City officials said a steep increase in the number of complaints of disruptive behavior, too much tobacco smoke, loud swearing and other excessive noise compared to last year prompted the City Council to pass 10-month moratoriums on the establishment of sober living facilities and sober living homes, in order to provide more time for city staff and City Council members to examine the issues regarding sober living commercial facilities and residences

It is unlikely the city will be able to ban sober and residential drug treatment living altogether, City Attorney Scott Smith said at the time, because of federal and state laws and other case law in which municipalities were unable to abolish similar sober living facilities.

One of the main topics of discussion among neighborhood groups has been the number of residences that have been established in a small area. Because of decisions recently rendered in the courts from nearby cities, such as Newport Beach, San Clemente City Council has  not put a complete ban on sober living facilities, as judges have ruled in some circumstances cities cannot completely prohibit them.

Smith said the urgency ordinance moratorium can last a total of two years before the city would have to establish some kind of regulation or code or drop the ban altogether.

In July, the city enacted a 45-day moratorium.


In September, a three-judge panel in the California Appellate Court upheld a lower court’s decision regarding the reimbursement of the Beach Parking Funds in San Clemente that were challenged by plaintiff Daniel Walker as the trustee and others. The judge has ordered the $10.6 million in the fund be returned to the people who had to pay it.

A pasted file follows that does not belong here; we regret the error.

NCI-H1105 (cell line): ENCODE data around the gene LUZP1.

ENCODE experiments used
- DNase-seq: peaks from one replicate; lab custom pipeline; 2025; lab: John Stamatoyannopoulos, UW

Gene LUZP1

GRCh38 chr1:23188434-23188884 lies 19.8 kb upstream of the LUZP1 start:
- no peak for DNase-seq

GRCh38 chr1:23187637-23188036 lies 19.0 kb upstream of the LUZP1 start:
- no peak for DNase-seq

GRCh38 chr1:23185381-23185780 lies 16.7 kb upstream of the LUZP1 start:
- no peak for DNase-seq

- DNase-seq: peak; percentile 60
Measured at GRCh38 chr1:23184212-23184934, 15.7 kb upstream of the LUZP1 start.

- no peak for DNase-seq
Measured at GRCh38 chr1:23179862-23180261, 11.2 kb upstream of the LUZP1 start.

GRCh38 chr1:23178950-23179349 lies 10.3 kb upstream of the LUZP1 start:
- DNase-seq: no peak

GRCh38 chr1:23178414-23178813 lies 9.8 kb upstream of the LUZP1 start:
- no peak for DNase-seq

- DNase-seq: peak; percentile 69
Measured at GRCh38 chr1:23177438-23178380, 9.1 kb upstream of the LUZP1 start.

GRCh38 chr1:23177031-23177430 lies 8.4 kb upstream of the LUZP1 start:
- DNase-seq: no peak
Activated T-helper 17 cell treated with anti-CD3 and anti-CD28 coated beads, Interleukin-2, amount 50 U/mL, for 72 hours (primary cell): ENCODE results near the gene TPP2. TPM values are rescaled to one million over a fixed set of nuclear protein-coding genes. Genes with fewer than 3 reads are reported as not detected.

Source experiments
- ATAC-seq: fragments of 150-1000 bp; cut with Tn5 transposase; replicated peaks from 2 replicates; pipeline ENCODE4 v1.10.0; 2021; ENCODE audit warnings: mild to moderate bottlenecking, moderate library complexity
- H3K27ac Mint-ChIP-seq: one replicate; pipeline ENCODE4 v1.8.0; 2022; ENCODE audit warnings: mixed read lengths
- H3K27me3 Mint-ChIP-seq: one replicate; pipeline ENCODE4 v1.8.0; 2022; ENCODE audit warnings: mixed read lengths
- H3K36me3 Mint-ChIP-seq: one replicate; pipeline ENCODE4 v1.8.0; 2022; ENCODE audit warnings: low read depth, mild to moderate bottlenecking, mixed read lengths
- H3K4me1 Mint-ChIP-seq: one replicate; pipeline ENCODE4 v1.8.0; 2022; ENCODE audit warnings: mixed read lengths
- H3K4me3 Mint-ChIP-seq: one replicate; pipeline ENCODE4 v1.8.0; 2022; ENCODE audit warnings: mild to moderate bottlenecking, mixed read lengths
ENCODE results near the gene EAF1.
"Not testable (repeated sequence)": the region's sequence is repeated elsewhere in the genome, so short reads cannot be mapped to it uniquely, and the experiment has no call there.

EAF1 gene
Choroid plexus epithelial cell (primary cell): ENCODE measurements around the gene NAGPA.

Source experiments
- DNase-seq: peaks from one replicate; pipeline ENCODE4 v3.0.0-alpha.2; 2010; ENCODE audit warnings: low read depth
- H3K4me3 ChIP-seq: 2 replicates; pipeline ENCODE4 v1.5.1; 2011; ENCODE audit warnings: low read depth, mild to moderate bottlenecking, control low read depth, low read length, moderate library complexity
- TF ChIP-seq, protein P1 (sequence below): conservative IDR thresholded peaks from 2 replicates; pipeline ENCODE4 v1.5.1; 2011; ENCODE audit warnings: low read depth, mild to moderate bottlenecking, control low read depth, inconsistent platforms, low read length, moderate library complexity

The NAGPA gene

Local attorney Brad Malamud has championed this lawsuit since its beginning in 2012.

The parking fund was established in 1989 from new development as a way to assist beach coastal parking throughout the city. Originally, an Orange County Superior Court judge ruled the beach parking fund had to be returned to the residents as it was not being used for its specific purpose in a timely manner.

The city will have to find a method that is equitable to return all of the $10.6 million to the taxpayers who contributed to the fund over the years. Malamud said because the tax rates have changed over the years, it will have to be broken down by who paid and when.

The city petitioned the ruling to the California Supreme Court, but it was dismissed in November.


San Clemente’s Park Semper Fi celebrated its 10th anniversary. The park was founded by the Heritage of San Clemente Foundation, headed by city Planning Commissioner Wayne Eggleston.

The park is maintained by a group of volunteers. No dogs are allowed, but occasional debris finds its way up there. Eggleston said he comes to the park to do whatever tasks are needed, but someone from the foundation is at the park every day.

Former Mrs. Orange County Meghan Breanna Alt, 25, of Irvine (a former San Clemente resident) was charged on Friday, Oct. 9, with multiple counts of child pornography and lewd acts on a child, authorities said.

The child pornography consisted of photos of a 4-year-old female family member of Alt’s taken between Jan. 1 and Oct. 7, showing the child posed in a sexually explicit manner. The photos were sent via cell phone, in exchange for cash and gifts, to a Marine stationed in Southern California, the release said.

Investigators began working on the case after receiving information from the Naval Criminal Investigative Service. Alt has since denied the charges.

The California Coastal Commission voted unanimously Tuesday to approve the permit for Southern California Edison to store spent nuclear fuel in dry-cask storage on site at San Onofre Nuclear Generating Station.